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Yoon offers unsparing COVID-19 aid to N. Korea

May 16, 2022 - 10:36 By Yonhap
President Yoon Suk-yeol arrives at the National Assembly in Seoul to deliver his first budget speech on Monday. (Yonhap)
President Yoon Suk-yeol said Monday he will spare no effort to help North Korea cope with a massive outbreak of the coronavirus, offering to send vaccines and other necessary supplies if Pyongyang agrees to accept.

Yoon made the offer for a second time as the North struggles to curb rapidly spreading infections after acknowledging an outbreak last week for the first time since the pandemic began. Leader Kim Jong-un has described the worsening situation as "a great upheaval" rarely seen since the country's founding.

"We must not hold back on providing necessary assistance to the North Korean people, who are exposed to the threat of the coronavirus," Yoon said during his first budget speech at the National Assembly.

"If the North Korean authorities accept, we will not spare any necessary support, such as medicine, including COVID-19 vaccines, medical equipment and health care personnel," he said.

Yoon also said he has repeatedly stated his will to provide humanitarian aid to the North regardless of the political and military situation in inter-Korean relations.

North Korea has not responded to Yoon's offer despite its daily reports on the grim toll the virus is having on the poorly resourced country.

The South Korean government is expected to propose formal talks on the provision of vaccines and other supplies as early as later Monday.

Yoon also noted the security situation is becoming increasingly serious, with North Korea advancing its nuclear weapons program by the day and continuing to test missiles designed to carry nuclear weapons.

He noted that North Korea fired three short-range ballistic missiles last Thursday, two days after his inauguration, and that the regime has shown signs of preparing for another nuclear test.

"We must build a peace that is not a mere formality but a sustainable peace under which the process of North Korea's denuclearization and inter-Korean trust building form a virtuous cycle," he said.

Yoon's address came days before his first summit with US President Joe Biden set for Saturday in Seoul where North Korea is expected to feature high on the agenda.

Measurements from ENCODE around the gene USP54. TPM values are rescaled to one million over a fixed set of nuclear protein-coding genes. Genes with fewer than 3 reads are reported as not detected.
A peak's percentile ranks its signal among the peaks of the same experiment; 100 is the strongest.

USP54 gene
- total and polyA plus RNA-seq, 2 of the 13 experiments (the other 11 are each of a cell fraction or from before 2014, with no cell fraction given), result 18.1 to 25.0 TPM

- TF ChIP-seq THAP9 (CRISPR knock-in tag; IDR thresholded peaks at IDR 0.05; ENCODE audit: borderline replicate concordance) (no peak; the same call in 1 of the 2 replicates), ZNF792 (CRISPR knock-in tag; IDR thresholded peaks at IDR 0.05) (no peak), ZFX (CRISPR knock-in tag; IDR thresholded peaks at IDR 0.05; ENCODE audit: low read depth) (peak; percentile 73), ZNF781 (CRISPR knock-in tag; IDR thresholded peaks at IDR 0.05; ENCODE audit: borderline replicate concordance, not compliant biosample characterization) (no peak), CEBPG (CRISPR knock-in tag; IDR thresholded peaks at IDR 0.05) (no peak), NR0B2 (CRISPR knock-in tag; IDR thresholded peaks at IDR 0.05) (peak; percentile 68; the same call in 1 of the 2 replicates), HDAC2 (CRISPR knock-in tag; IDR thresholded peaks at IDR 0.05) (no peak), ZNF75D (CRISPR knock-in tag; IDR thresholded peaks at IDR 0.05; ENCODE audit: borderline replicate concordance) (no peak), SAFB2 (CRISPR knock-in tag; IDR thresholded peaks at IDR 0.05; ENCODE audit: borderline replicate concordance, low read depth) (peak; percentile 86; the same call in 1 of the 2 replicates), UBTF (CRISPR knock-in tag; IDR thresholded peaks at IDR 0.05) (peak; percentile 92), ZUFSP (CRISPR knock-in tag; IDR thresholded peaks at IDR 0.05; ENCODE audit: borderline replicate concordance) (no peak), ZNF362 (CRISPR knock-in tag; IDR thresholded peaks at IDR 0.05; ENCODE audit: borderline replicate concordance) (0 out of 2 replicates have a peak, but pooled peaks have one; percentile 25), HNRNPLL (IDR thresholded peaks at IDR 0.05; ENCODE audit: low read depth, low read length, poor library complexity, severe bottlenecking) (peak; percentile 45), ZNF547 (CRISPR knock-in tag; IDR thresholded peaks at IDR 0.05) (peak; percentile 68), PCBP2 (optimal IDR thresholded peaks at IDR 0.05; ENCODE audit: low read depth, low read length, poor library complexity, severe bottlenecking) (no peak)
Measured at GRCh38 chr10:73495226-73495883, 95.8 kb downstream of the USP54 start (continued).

Yoon said the summit will also cover economic security issues, such as the strengthening of bilateral cooperation on global supply chains through the US-led Indo-Pacific Economic Framework.

"It will include not only ways to stabilize supply chains but digital economy, carbon neutrality and various issues related to economic security," he said.

"In order for our government to expand economic security cooperation and lead the creation of international rules together with key nations, the help of the National Assembly is desperately needed," he added.

Yoon appealed to the National Assembly for bipartisan cooperation at a time when the country is facing difficult conditions at home and abroad amid a rapid change in the post-Cold War political and economic order.

In particular, he noted that industries and resources are being "weaponized" and supply chains being hoarded by "blocs," posing a major challenge to South Korea's export-driven economy.

"Right now in the Republic of Korea, more than ever, we need the partnership of Churchill and Attlee, who willingly joined hands to overcome a common crisis even though the political values they pursued were different," he said, citing Britain's example after World War II.

Yoon is known to be an avid admirer of former British Prime Minister Winston Churchill.

Yoon also outlined the details of the government's 59.4 trillion-won ($46.1 billion) extra budget proposal aimed at helping pandemic-hit small merchants and urged the National Assembly to pass the bill.

Under the proposal, some 3.7 million merchants and micro business owners will be eligible for cash handouts of between 6 million won and 10 million won each.

Meanwhile, Yoon called for immediate reforms in the pension system, labor and education, saying they are necessary to ensure a sustainable social welfare system, increased global competitiveness and an advanced and fair education system. (Yonhap)